On the trip back to the mother ship, we came across a leopard seal lying on an ice flow, looking very contented, and seemed to have a big smile on its face; maybe it had recently consumed a bunch of penguins…or…..? Also saw some nice humpback whales just cruising at the surface, with an occasional dive, and later a pod of about 6-8 killer whales that played along at our bow as our ship was moving to a new location.

During dinner, we traveled further south, still looking for safe harborage and passed quite close to many icebergs, probably 100 ft x 100 ft x 40 ft tall, that passed by our portholes.

Finally found some reasonably calm conditions where we are now settled in for the night. After dinner another group went out for a 1-1.5 hr Zodiac trip to get more up close views of the local glaciers, some with gorgeous deep azure blue sections where the ice is especially dense. Now that we are so much further south, on and adjacent to the Antarctic Peninsula, it is considerably colder, and that alone will result in the breeding seasons of the penguins being later than those further north. So here we find Gentoo colonies that are still building nests, some with eggs, some with chicks, and lots of pebble stealing going on... Read some of the descriptions of the photos... Lots of neat Gentoo images to share!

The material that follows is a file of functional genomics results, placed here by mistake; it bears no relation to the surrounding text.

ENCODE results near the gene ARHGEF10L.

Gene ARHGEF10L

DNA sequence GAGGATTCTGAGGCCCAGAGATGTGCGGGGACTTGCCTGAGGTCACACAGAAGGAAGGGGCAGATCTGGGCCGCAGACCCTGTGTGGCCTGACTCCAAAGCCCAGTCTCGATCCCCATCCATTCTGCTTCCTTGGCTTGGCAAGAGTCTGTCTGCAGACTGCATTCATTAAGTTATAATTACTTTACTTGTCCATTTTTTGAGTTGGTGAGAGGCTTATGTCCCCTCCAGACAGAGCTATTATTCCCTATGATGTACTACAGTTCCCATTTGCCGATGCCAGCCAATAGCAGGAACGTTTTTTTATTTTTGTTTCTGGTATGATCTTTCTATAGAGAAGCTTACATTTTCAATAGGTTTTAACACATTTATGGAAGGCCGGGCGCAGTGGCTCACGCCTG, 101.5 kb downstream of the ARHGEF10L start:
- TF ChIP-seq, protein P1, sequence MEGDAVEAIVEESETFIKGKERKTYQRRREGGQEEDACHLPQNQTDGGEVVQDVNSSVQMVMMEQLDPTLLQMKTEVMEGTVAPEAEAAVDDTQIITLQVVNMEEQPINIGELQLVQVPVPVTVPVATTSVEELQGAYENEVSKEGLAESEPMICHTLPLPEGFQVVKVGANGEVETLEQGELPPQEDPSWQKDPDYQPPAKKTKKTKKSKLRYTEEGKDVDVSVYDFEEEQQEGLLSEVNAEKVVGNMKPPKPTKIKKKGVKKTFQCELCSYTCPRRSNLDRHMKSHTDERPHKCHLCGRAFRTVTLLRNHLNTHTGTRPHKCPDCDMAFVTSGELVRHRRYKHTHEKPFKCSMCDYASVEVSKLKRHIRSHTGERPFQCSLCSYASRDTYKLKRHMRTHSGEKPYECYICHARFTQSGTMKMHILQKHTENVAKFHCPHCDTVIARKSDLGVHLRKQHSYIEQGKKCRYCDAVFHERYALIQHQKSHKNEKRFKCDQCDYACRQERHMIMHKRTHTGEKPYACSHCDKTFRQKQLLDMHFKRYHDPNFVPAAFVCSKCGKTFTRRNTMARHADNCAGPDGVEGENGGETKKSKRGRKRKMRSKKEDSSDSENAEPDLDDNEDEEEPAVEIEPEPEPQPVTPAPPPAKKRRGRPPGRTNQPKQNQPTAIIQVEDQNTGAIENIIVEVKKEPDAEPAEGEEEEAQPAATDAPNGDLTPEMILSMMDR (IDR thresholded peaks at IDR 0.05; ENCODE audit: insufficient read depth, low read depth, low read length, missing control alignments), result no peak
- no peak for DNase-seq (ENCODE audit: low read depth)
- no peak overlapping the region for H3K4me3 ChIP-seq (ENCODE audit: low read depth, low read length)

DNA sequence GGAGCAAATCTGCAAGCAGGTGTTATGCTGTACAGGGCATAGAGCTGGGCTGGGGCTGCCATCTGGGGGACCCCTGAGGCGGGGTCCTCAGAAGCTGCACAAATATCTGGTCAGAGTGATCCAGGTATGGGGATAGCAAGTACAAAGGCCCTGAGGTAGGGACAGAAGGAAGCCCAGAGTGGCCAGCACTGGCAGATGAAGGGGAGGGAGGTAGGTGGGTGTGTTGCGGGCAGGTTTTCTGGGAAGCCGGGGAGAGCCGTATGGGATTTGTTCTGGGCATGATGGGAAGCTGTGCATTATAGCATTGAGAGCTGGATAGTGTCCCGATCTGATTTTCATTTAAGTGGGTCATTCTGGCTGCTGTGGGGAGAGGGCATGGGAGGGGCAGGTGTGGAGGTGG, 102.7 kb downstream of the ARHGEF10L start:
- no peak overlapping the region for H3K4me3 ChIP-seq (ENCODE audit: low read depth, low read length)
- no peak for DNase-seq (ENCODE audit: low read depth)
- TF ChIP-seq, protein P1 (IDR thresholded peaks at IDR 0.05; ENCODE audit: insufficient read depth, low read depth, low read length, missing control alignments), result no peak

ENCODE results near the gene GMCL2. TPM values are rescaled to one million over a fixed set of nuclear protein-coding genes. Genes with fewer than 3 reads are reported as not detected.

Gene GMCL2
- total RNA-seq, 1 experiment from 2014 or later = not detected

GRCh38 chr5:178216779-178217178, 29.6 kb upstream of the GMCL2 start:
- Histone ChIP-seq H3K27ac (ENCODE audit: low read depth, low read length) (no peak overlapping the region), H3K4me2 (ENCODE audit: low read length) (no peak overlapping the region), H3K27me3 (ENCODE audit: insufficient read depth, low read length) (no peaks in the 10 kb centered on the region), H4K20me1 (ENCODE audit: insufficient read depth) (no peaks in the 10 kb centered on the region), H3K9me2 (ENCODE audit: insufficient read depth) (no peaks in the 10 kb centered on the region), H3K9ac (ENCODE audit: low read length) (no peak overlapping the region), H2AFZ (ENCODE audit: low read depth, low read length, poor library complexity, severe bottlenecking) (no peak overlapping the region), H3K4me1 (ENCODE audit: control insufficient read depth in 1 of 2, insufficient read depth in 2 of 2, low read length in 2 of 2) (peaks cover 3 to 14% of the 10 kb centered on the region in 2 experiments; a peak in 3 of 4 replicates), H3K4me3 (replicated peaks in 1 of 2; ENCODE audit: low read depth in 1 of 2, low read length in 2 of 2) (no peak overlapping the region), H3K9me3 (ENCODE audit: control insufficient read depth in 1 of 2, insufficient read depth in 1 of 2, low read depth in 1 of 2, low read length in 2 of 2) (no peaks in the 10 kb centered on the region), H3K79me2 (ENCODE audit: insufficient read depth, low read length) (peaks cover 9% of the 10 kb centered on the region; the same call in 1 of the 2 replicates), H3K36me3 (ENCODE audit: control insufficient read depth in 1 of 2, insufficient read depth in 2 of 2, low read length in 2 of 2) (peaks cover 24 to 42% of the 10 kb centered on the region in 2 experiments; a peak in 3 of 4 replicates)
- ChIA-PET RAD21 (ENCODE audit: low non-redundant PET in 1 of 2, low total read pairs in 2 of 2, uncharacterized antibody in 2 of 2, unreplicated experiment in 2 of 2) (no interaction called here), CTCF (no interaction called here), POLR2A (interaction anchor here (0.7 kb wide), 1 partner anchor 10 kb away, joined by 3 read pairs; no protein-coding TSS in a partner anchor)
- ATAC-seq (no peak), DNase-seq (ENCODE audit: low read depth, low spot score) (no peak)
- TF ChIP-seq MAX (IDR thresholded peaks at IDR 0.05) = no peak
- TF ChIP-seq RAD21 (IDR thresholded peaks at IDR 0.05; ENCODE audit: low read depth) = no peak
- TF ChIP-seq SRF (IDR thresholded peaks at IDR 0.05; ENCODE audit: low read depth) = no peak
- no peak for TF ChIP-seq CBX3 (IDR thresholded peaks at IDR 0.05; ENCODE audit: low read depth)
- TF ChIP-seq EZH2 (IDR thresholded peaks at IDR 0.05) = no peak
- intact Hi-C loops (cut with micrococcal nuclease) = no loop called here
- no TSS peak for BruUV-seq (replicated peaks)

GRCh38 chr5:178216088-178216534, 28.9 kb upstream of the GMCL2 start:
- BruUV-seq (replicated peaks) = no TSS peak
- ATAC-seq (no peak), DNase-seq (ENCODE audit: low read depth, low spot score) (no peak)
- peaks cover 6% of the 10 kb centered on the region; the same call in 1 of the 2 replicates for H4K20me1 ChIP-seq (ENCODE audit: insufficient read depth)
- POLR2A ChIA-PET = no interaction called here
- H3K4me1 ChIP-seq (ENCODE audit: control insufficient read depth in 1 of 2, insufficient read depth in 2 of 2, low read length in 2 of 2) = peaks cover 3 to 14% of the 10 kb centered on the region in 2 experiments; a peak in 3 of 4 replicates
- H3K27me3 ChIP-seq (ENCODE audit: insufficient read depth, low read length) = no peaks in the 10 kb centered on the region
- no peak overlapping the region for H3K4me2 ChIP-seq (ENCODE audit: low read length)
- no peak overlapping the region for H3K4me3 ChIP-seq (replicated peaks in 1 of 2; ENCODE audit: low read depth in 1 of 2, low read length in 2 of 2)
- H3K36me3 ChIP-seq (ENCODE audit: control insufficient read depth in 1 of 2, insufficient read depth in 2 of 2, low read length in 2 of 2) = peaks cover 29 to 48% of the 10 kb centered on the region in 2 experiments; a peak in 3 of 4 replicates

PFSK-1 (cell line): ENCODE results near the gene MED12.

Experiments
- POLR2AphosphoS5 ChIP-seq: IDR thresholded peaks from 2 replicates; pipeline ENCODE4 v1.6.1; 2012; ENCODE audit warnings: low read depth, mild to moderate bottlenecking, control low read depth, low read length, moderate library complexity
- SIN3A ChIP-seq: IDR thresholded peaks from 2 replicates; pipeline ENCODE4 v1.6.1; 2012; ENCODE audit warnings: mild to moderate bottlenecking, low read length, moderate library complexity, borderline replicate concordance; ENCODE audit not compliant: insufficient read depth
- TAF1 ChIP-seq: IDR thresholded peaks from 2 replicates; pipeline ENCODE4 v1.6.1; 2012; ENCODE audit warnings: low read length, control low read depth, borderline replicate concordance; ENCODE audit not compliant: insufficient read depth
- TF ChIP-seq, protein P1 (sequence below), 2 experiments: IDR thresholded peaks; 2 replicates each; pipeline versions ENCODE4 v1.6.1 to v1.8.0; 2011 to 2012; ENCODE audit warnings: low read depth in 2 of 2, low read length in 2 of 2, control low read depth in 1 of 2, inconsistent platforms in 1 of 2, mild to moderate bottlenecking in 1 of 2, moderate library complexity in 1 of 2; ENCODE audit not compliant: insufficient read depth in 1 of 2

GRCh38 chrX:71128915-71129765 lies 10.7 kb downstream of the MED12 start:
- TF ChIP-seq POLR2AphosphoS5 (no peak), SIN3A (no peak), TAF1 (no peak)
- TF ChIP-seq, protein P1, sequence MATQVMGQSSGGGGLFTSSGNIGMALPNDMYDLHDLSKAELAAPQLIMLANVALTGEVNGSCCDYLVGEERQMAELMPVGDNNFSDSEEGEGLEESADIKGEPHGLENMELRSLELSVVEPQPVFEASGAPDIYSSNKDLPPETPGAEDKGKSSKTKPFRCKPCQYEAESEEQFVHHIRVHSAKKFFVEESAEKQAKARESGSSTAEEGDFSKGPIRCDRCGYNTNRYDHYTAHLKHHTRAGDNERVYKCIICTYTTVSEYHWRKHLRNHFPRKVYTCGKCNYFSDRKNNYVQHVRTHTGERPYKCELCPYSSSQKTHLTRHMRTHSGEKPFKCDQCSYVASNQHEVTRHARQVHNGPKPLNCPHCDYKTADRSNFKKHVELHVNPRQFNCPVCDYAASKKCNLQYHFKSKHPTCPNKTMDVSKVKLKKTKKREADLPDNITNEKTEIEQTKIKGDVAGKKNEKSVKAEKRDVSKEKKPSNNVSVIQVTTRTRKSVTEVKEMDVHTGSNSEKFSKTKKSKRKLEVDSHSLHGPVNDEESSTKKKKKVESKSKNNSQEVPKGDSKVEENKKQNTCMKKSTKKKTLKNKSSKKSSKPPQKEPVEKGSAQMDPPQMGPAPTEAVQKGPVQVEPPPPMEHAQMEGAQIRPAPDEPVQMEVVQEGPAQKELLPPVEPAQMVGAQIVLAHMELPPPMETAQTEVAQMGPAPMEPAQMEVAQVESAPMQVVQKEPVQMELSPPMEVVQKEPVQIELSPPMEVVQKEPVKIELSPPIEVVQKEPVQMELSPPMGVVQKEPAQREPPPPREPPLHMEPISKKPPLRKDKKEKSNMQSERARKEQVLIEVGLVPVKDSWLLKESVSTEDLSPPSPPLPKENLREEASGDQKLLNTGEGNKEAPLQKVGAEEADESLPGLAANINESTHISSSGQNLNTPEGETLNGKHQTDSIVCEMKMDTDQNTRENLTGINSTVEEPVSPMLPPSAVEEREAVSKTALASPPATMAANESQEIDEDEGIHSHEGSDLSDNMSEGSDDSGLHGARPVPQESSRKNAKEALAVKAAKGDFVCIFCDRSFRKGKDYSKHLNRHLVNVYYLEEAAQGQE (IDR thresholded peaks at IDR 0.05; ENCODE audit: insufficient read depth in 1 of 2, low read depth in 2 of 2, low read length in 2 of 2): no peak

Darkness (dimness) now begins around midnight, but since we are socked in with some overcast or fog, it is a bit hard to tell whether the dimness is due to a setting sun, or mostly the fog, or both. We have to close our blinds in our cabins at night so that birds will not be attracted to the light and crash into the ship and be injured or killed.

• The Imperial Trans-Antarctic Expedition (1914-17):

As Shackleton, Worsley and Crean motored toward Elephant Island on the whaling ship Southern Sky, sixty miles from the island the pack ice forced them to retreat to the Falkland Islands whereupon the Uruguayan Government loaned Shackleton the trawler Instituto de Pesca, but once again the ice turned them away. They went to Punta Arenas in southern Chile where British and Chilean residents donated £1,500 to Shackleton in order to charter the schooner Emma. One hundred miles north of Elephant Island the auxiliary engine broke down and thus a fourth attempt would be necessary.